Power adapter for cordless tool

Discussion in 'The Projects Forum' started by Ripperoo, May 23, 2014.

  1. Ripperoo

    Thread Starter New Member

    May 23, 2014
    Hi Guys

    I'm new here and this is my first post, so not sure if this is the correct place to put this, but here goes.

    I have a lot of 18v power tools (approx 20) from the same manufacturer which all take the same 18v NiCd battery (NiMh and Li-Ion versions also available).

    However, I would like to be able to run these power tools via either:

    • Modified Battery, Containing 240v/18v Transformer.
    • Mains powered 18v transformer
    I know this kinda defeats the object of the tool being 'cordless', but there is reasons for wanting to do this.

    Although you cannot beat the portability of cordless power tools, there has been occasions when I have needed to use several tools at once in close proximity to mains power.

    During these times I would've preferred to use 'corded tools' to eliminate 'battery change/charging', but cannot justify having both corded and cordless of the same type of tool.

    The best of both worlds would be a kind of 'Hybrid', if that's the correct terminology, which can be used cordless when needed, but which can also be used via the mains supply when mains is available near the work area.

    When I originally thought about this a few years back, I naively thought it was an original idea, but I have since found out that many others have appoached this subject with varying degrees of success.

    I also discovered that DeWalt had done something similar for their 24v drills, but it never caught on.

    Some folk have even created their own 'transformer/adapter/device' from various parts, so it can be done.

    There's two ways I see to acheive this and these are as follows:

    • Transplant a 240v mains powered transformer into an empty battery, which outputs 18v to power the drill, jigsaw etc.

    • Have a 240v mains powered transformer, sited close to power outlet, with 18v power via cable to an empty 'modified' battery (for the electrical connection).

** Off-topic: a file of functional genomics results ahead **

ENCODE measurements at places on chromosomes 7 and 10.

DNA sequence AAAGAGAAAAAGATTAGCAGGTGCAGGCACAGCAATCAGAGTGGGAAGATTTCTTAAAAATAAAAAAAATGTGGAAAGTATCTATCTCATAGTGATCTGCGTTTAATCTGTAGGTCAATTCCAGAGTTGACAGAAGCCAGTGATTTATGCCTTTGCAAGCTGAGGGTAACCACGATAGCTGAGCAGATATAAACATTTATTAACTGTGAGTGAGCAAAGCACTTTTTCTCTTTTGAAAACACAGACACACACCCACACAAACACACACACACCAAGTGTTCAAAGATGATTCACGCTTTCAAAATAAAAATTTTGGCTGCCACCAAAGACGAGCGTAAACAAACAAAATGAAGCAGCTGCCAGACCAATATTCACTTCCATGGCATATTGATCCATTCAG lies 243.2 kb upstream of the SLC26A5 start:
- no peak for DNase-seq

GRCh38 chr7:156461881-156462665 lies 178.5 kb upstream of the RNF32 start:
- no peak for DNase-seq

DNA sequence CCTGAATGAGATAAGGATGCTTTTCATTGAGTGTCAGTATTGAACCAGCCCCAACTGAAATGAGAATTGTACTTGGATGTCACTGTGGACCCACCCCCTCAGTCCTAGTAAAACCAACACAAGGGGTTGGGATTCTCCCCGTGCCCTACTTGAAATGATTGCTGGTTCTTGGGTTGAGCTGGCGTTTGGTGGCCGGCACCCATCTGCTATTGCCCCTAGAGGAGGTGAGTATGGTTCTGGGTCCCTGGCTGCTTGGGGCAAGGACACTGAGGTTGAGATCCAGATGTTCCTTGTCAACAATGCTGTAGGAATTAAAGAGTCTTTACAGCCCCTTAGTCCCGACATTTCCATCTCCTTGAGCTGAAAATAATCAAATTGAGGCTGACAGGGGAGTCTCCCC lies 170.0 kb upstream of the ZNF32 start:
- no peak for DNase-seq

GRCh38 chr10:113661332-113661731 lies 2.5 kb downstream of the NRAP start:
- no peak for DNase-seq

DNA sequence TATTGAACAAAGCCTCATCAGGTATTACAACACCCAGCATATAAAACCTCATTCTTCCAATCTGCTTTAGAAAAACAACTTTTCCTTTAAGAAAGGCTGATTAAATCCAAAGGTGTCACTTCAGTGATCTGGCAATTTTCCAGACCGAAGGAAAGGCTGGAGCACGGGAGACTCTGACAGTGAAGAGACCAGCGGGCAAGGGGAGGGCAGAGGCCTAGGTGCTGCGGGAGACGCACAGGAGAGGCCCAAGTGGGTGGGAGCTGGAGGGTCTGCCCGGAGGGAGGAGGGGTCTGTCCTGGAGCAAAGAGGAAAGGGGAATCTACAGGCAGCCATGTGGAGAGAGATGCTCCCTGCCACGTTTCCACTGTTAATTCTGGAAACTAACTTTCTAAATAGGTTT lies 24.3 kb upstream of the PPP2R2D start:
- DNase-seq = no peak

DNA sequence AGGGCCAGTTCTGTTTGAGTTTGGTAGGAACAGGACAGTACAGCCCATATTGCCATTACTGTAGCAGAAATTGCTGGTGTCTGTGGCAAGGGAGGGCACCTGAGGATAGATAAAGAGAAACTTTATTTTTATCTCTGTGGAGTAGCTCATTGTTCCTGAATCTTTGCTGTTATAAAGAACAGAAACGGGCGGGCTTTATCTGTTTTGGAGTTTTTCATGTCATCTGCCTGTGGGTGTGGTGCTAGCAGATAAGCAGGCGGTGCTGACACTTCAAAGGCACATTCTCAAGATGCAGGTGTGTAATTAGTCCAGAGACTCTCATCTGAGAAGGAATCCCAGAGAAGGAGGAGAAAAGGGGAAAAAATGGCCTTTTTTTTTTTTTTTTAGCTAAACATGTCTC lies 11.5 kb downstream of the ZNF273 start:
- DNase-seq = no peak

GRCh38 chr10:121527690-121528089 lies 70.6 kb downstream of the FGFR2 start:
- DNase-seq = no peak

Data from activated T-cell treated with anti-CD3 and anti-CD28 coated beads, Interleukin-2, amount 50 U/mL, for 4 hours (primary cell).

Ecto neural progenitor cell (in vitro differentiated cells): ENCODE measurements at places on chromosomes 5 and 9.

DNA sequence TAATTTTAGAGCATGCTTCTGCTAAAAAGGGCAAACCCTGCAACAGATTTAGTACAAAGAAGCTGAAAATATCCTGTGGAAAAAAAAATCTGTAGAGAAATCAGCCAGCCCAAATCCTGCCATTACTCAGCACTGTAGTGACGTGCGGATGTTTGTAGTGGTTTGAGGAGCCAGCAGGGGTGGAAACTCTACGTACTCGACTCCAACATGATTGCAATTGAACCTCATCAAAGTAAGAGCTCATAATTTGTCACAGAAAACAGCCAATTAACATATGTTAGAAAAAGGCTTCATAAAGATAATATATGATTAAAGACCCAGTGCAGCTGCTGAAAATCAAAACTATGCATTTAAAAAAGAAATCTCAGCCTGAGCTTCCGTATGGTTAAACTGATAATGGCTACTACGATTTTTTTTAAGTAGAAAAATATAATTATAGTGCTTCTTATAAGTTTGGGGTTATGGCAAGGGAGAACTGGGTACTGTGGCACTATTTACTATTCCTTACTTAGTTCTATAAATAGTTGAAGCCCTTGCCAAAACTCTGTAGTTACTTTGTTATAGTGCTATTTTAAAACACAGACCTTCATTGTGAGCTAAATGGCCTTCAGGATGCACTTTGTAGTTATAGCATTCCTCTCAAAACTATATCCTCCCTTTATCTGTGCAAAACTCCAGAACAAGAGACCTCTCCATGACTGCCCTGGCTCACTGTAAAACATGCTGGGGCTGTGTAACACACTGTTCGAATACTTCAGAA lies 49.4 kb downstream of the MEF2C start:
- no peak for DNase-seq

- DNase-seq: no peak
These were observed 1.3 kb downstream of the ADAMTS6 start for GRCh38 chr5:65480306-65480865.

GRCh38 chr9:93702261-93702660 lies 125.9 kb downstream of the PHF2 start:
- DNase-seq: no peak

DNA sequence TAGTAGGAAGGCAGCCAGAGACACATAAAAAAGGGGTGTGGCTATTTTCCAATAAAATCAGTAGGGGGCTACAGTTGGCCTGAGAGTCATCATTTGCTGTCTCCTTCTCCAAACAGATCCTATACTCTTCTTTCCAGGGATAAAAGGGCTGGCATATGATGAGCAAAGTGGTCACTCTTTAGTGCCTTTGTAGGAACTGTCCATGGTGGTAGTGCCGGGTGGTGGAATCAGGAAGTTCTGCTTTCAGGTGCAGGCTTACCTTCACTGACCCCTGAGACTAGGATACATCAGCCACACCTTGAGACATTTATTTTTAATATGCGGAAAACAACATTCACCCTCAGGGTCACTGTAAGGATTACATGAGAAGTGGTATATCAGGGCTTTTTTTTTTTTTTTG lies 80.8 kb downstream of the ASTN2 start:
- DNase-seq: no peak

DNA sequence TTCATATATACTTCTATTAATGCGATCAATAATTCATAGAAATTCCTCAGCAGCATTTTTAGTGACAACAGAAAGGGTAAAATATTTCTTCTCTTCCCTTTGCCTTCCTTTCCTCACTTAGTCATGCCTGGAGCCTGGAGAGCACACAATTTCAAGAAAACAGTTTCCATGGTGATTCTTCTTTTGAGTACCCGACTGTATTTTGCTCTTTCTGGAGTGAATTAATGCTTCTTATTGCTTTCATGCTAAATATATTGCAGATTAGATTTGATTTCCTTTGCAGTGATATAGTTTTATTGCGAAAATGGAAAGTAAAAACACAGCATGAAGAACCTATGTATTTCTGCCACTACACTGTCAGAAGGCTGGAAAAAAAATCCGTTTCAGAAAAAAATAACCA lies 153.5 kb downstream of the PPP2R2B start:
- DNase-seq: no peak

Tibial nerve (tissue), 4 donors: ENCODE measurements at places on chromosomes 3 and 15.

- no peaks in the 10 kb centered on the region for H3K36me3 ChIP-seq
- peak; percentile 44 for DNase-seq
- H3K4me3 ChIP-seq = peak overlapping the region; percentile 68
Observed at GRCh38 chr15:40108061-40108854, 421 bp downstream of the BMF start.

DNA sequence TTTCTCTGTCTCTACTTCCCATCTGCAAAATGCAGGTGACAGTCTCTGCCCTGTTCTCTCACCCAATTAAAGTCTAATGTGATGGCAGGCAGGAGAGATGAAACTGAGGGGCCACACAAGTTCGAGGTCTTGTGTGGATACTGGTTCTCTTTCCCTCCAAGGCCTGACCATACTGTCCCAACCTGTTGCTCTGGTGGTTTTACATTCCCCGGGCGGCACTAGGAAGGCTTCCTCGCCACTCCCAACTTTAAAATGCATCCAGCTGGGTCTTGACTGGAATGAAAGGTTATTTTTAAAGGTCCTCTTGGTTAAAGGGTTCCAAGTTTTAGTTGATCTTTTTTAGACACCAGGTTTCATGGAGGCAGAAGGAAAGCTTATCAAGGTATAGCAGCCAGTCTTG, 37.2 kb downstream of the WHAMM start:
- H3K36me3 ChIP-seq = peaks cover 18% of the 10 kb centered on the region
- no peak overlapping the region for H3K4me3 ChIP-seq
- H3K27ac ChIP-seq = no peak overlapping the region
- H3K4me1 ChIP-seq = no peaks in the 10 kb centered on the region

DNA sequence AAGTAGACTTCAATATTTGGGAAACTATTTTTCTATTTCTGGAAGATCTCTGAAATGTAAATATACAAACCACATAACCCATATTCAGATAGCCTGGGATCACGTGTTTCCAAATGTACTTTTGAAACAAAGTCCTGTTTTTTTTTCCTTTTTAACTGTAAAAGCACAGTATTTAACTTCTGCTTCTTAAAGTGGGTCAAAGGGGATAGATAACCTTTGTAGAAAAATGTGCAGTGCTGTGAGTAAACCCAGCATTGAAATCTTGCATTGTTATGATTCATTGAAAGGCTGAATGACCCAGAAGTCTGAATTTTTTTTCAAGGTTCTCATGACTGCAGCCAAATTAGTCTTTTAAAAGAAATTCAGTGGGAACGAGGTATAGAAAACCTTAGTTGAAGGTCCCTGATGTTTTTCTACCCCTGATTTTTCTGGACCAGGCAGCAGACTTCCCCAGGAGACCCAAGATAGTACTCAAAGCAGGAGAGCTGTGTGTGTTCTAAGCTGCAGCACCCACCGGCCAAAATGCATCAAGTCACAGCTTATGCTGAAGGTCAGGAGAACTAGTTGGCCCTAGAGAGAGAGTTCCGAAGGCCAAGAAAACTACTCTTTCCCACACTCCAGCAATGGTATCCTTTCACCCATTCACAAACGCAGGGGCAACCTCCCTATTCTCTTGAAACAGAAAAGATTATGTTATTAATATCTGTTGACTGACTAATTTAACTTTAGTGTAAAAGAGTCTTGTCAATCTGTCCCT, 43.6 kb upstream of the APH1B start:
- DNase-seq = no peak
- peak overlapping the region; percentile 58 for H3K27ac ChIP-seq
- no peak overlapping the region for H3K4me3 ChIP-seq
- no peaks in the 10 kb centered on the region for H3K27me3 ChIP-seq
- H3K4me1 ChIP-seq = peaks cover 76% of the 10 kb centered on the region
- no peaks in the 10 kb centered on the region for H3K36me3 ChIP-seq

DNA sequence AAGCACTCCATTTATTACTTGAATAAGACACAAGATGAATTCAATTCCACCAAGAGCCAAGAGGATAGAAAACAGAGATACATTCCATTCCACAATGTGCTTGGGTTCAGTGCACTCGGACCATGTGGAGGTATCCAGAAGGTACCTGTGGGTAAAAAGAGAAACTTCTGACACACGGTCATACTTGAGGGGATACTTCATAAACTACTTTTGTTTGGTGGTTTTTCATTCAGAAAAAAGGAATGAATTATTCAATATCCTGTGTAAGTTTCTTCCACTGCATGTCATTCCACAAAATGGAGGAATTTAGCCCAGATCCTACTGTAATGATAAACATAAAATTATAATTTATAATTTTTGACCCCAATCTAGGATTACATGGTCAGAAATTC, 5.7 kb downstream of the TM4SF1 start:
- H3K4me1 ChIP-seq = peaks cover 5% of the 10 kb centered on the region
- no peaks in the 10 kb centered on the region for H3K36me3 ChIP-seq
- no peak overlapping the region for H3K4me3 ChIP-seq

Very simple, idea, but with many major benefits from what I can see:

    • Abilty to use mains power when in the proximity of mains socket.
    • Longer useage times for those with limited number of batteries.
    • Extended battery lifespan due to batteries only being charged when 'Going Remote'.
    • Less Battery Changes' if working near mains power.
    • Less batteries required by user, so keeping the end user cost low.
    • Less batteries produced by manufacturer, which would be better for the environment..
    • More envirnmentally friendly (less dead batteries going to landfill).

    There's probably many other good plus points, but these are the ones I could think of right now.

    What I would like to know is whether this is a viable project.

    Transformer In The Battery Compartment:
    Is such a transformer available that will fit into an empty battery?
    Will the transformer be susceptible to overheating using this method?

    I prefer the other method as it would mean for a lighter tool due to the transformer being 'remote'.

    Going by the findings of other people who have done similar, it would appear that the 18v tools (reciprocatiing saw, circular saw, jigsaw, hammer drill) require in the region of 8-10 amps when under load.

    Maybe someone more qualified could advise otherwise as I've also seen 30 amps mentioned.

    Another solution may be to use an industrial 240v/24v transformer (purple power plugs), such as the one below:

    VA: 400
    Input vac: 230v
    Input Current: 1.74a
    Output vac: 24v
    Output Current: 16a

    Would 24v be too much?

    Then it would be just a case of making up a cable with 24v plug on one end an a 'modified' battery pack on the other.

    Cheers guys.
    Last edited: May 23, 2014
  2. wayneh


    Sep 9, 2010
    Hmmm... A laptop power supply brick puts out ~19V and I was thinking one might be an easy-to-find and inexpensive solution for you. But 10A would be 200W and that's larger than most (I've not seen one >150W). 30A is a different beast altogether.

    But anyway you are looking for a switch mode power supply (SMPS) with the right voltage and a current rating that covers any usage you might have. The laptop ones already have over-current and thermal protection built in, and I think you would want those features.
  3. MrChips


    Oct 2, 2009
    24V might be too much for a 18V tool.
    I would aim for 18-20VDC output.
  4. alfacliff

    Well-Known Member

    Dec 13, 2013
    take an old dead battery back and take out the insides. connect wires to the connetions and use it to power your drills and stuff.
  5. Alec_t

    AAC Fanatic!

    Sep 17, 2013